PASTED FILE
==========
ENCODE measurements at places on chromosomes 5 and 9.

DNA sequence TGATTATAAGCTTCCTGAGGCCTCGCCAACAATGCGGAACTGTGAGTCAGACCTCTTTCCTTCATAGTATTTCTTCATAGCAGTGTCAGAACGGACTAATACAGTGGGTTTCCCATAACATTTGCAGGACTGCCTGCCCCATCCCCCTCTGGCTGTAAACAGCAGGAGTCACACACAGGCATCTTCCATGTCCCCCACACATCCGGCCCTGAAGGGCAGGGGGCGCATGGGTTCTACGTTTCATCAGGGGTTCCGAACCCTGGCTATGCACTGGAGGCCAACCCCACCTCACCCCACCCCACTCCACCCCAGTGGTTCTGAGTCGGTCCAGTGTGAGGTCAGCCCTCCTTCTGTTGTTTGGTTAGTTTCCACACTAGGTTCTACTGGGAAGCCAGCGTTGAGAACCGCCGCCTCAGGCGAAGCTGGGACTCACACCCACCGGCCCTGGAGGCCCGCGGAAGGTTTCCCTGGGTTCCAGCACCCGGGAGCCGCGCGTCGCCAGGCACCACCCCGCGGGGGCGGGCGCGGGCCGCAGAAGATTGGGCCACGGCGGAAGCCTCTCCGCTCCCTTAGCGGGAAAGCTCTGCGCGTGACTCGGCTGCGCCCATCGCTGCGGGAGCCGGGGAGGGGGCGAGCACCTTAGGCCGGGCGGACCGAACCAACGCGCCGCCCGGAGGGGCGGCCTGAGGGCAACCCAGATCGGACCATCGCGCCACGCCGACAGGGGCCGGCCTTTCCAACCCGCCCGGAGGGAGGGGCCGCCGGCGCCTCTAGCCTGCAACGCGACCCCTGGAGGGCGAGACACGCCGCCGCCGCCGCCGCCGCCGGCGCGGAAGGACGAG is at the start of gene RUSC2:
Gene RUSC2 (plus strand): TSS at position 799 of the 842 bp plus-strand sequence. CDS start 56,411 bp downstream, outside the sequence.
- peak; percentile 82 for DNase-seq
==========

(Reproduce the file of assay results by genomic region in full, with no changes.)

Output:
ENCODE measurements at places on chromosomes 5 and 9.

DNA sequence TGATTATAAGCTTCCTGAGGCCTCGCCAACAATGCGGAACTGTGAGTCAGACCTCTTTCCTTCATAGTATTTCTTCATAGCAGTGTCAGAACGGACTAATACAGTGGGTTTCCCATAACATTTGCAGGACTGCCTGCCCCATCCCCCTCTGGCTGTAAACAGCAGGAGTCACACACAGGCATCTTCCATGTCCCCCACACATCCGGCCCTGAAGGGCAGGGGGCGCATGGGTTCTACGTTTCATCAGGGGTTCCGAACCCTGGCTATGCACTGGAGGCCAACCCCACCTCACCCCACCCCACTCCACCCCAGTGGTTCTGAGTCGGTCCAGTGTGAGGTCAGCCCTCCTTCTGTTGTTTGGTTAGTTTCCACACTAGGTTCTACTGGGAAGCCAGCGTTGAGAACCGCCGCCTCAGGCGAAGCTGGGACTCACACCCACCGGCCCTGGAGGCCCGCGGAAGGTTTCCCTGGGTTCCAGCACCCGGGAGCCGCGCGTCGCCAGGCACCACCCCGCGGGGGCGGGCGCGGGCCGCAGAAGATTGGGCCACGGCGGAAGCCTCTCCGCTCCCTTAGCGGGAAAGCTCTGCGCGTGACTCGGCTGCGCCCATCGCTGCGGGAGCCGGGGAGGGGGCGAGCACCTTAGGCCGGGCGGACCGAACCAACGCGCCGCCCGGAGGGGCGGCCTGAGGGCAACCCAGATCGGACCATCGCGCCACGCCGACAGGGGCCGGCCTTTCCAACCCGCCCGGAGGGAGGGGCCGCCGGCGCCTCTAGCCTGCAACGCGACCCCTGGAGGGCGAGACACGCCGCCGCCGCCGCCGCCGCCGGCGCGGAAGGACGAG is at the start of gene RUSC2:
Gene RUSC2 (plus strand): TSS at position 799 of the 842 bp plus-strand sequence. CDS start 56,411 bp downstream, outside the sequence.
- peak; percentile 82 for DNase-seq